Quest for civil liberties should not ignore self-defense

Sign up for Weekday J and get the latest on what's happening in the Jewish Bay Area.

Anyone who was not hopelessly addle-pated would know that the terrorists of Hamas and Hezbollah will not voluntarily desist until Israel is destroyed — more specifically, until Israel's Jews are driven into the Mediterranean.

Some years ago, I was walking in Jerusalem just after a bomb had exploded in the marketplace and saw a commotion to which I naturally gravitated. An American Jew I knew, a civil liberties activist, was dressing down a couple of Israeli policemen who had stopped two Arabs for questioning.

The policemen were explaining that the Arabs were acting suspiciously and were coming from the direction of the bombing. But the American Jew would have none of it.

"Acting suspiciously is not reason enough to stop them," he said. "If you thought two Jews were `acting suspiciously,' would you stop them? You are singling out Arabs, and violating their rights. No wonder they're angry."

He was simple-mindedly transferring his American experience to the Israeli scene. Sure, we have had our New York City and Oklahoma City bombings. But we are not cheek by jowl with territories harboring religious zealots who daily try to drive us into the ocean, and have some capacity to do so.

All civilized societies such as those of the United States and Israel start with a law and desire to protect even criminals against violations of basic human liberty and dignity. But, to our regret, circumstances may have to modify that law and desire. After a certain point, self-defense has to be figured into the equation.

Take the pattern of cross-fire between Lebanon and Israel. Hezbollah lobs some shells into Israel, which responds by attacking terrorist centers in Lebanon. The cycle continues. Innocent people are tragically killed, in Israel and in Lebanon.

The cry rises: "Both sides should stop." Translated, that means that Israel should stop retaliating. We are once again in the land of the muddle-headed who say that retaliation won't bring peace.

But what will bring peace? An Iranian spokesman last week said that if the Israelis stopped attacking, Hezbollah might well stop. But, translated, that means that if Israel had not retaliated, Hezbollah would never have stopped what they had started.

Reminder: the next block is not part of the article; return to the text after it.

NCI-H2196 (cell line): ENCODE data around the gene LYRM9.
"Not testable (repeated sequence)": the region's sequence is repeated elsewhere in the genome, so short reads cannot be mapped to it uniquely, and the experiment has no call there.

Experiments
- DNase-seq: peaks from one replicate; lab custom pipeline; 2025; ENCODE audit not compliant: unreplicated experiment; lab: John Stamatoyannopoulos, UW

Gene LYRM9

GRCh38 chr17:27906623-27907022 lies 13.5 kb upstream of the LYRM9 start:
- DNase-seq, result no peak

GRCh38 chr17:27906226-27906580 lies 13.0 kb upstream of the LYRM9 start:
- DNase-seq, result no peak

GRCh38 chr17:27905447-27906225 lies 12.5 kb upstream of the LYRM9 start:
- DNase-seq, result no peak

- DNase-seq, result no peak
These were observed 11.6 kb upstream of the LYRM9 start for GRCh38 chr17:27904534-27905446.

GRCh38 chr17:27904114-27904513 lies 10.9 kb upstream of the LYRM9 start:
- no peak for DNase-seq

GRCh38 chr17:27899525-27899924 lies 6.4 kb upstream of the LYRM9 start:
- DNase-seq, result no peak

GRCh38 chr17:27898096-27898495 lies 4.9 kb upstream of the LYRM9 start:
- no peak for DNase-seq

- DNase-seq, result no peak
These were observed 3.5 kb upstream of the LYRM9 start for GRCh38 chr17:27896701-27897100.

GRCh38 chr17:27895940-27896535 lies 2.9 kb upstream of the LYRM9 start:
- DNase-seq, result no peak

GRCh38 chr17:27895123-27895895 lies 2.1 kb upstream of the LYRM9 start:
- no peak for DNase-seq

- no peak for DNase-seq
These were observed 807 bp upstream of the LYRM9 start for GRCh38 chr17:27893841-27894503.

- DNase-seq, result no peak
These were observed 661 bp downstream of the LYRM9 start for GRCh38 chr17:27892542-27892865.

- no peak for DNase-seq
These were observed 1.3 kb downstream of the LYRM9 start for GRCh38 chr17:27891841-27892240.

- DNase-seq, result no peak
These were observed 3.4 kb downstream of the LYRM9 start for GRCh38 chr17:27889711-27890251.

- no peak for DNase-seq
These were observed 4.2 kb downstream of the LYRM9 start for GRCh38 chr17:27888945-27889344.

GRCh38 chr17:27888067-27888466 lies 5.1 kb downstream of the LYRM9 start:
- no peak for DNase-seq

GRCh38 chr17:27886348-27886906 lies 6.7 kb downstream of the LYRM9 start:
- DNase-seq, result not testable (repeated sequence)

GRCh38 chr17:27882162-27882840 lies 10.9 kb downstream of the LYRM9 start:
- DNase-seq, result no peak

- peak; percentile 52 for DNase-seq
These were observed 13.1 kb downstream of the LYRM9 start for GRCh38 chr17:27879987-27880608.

The clear-headed know that when dealing with the likes of Iran and Hezbollah, only the application of measured force can bring a modicum of peace, saving even more lives on both sides from being tragically snuffed out.

When faced with terrorism, there is enough muddle-headedness to go around: Witness the terrorism bill that has been batted around in Washington, D.C. The Republican leadership, the National Rifle Association and the American Civil Liberties Union joined together to get rid of provisions that would increase wiretap authority, among other things.

But some wiretap authority, carefully regulated, is probably necessary for the intelligence needed to forestall future violence in this country by small terrorist cells. The privacy of the citizenry must still be protected, but it is just not as easy as it once was.

By the same token, the Clinton administration's decision to send arms to Bosnia by way of Iran was as addle-pated as it comes. Iran is today the main source of terrorism in the world. We will rue the day we legitimated that regime and helped to plant its tentacles in the middle of Europe.

Because of its special experience with terrorism, past and present, the Jewish community should be more active in helping the media and policy makers keep their heads clear on this frustrating subject. Civil liberties and peace must always be high on our agenda, but so must self defense.

The writer is director emeritus of Brandeis University's Nathan Perlmutter Institute for Jewish Advocacy. He is executive director emeritus of the S.F.-based Jewish Community Relations Council.